Stars of Political Cartooning - Thomas Nast

While doing Month of Art Stars, I was going to feature a current political cartoonist that I dig, but then it occurred to me that it would be more fun to do a whole month devoted just to political cartoonists, so here you go - a month of some of the greatest political cartoonists who ever put ink to paper!

If you're doing a stars of political cartooning feature, there's really one name you MUST start with, so I did.


Thomas Nast might not just be the most famous political cartoonist of all time, he is one of the most famous cartoonists PERIOD of all time.

Born in 1840, Nast immigrated to the United States from Germany as a young boy.

By his teenage years, Nast was involved in the blossoming periodical scene in New York City, which consisted of a number of newspapers and magazines.

In his early 20s, the Civil War became, naturally, the biggest thing in his life, and some of his earliest great cartoons detailed the devastating effects the war had back in New York, hunger-wise.

Soon, though, Nast would turn his pen towards the idea of civil liberties, with some beautiful work regarding the Emancipation.

It was Nast's coverage of the Reconstruction after Civil War that is most associated with Nast's legacy.

Nast drew attention to the plight of the disenfranchised blacks...

Columbia. -'Shall I trust these men, and not this man?'"

...Native Americans....

"Has the Native American no rights that the naturalized American is bound to respect,"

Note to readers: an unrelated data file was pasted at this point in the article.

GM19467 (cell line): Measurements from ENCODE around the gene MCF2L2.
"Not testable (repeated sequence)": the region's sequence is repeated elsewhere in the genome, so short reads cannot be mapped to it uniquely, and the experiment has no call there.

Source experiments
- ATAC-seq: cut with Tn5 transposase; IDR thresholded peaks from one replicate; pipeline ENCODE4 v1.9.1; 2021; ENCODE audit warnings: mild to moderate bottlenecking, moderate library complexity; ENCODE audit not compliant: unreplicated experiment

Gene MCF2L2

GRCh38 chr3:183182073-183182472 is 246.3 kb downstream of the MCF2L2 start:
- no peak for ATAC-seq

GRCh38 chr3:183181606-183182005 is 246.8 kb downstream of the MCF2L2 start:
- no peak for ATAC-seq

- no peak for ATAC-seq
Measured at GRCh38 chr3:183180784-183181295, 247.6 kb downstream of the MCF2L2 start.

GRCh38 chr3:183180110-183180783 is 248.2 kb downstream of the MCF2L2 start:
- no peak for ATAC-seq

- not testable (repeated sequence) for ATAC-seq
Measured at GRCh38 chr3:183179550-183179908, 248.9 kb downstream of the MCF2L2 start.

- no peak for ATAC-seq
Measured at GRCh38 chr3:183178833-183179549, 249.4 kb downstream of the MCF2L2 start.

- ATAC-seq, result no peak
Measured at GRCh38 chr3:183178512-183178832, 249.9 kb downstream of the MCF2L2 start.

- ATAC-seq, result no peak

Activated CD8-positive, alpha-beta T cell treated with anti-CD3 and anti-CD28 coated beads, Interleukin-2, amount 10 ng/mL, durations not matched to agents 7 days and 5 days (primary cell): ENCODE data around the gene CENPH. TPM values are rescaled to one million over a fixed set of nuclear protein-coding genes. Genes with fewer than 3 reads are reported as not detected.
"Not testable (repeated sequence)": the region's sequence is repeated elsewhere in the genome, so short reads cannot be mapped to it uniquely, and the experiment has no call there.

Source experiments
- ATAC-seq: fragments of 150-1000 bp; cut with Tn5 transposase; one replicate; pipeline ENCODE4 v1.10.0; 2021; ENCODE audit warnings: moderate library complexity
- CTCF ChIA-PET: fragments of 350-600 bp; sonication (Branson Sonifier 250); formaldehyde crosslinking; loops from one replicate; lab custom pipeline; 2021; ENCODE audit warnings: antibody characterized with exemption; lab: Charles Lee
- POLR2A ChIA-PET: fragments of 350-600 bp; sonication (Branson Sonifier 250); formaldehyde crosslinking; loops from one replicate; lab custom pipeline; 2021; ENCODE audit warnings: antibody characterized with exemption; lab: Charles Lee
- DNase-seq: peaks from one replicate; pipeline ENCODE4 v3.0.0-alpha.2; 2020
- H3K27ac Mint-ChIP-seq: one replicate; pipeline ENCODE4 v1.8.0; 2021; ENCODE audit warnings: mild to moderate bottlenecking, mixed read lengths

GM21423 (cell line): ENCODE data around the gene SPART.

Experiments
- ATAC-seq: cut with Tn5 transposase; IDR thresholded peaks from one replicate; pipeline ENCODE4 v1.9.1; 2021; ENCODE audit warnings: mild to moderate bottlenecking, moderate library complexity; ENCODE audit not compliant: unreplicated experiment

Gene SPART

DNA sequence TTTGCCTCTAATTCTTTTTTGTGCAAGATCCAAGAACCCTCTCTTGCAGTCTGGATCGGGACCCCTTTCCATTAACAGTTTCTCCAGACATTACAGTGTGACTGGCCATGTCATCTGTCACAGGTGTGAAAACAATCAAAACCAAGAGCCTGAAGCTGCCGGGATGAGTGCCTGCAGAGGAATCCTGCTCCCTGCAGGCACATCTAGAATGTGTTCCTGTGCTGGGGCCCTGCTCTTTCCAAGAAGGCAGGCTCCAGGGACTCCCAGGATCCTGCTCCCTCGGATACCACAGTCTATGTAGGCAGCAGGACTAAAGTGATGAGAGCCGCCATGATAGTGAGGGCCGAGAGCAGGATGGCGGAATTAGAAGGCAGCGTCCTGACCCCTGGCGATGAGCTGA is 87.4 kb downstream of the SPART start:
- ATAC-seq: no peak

and Chinese immigrants...

Columbia. -'Hands off, gentlemen! America means fair play for all men.'"

But his most famous series of cartoons were when he went after William "Boss" Tweed, who held control of the New York Democratic Party (they were headquartered at Tammany Hall on 14th Street in New York City), and was certainly a major figure of corruption during the late 1860s/early 1870s.

Here are two of his more famous depictions of Boss Tweed and Tammany Hall (the Tammany Tiger)...

"The Tammany Tiger Loose- 'What Are You Going to Do About It?'

Tweed was to have said about Nast's drawings - "Stop them damned pictures. I don't care so much what the papers say about me. My constituents don't know how to read, but they can't help seeing them damned pictures!"

While for many years, Nast was a bit of an idealist and a fervent follower of the Republican party, as time went by, he became more and more disenchanted with politics, which led to his famous depiction of the Republican Party as a lumbering elephant and the Democratic Party as a donkey (Nast likely originated the donkey symbol in a piece he did years earlier, but the elephant image actually preceded Nast - he did popularize it, though).

Around the same time, Nast began to take a highly cynical look at the blacks and the Irish in America, as he looked at them as idiots who were being used by the respective parties...

Pretty harsh stuff considering some of his past work.

By his death in 1902, Nast was out of the political cartoon arena altogether.

Speaking of outside political cartoons, here is a great Nast cover of Harper's Weekly (the magazine he worked for for years) featuring that new-spangled sport, baseball...

And, as you may have heard, Nast also was the guy who came up with the popular visual for Santa Claus (the jolly old elf look).

Here is Santa Claus' first appearance, in a piece Nast did for Christmas during the Civil War...

And here is a much more detailed piece almost 20 years later...

As you can see, Thomas Nast was an important figure in American history, and certainly in comic history.

Thanks to Ohio State University for their great exhibit on Nast from a few years ago where most of these images came from.

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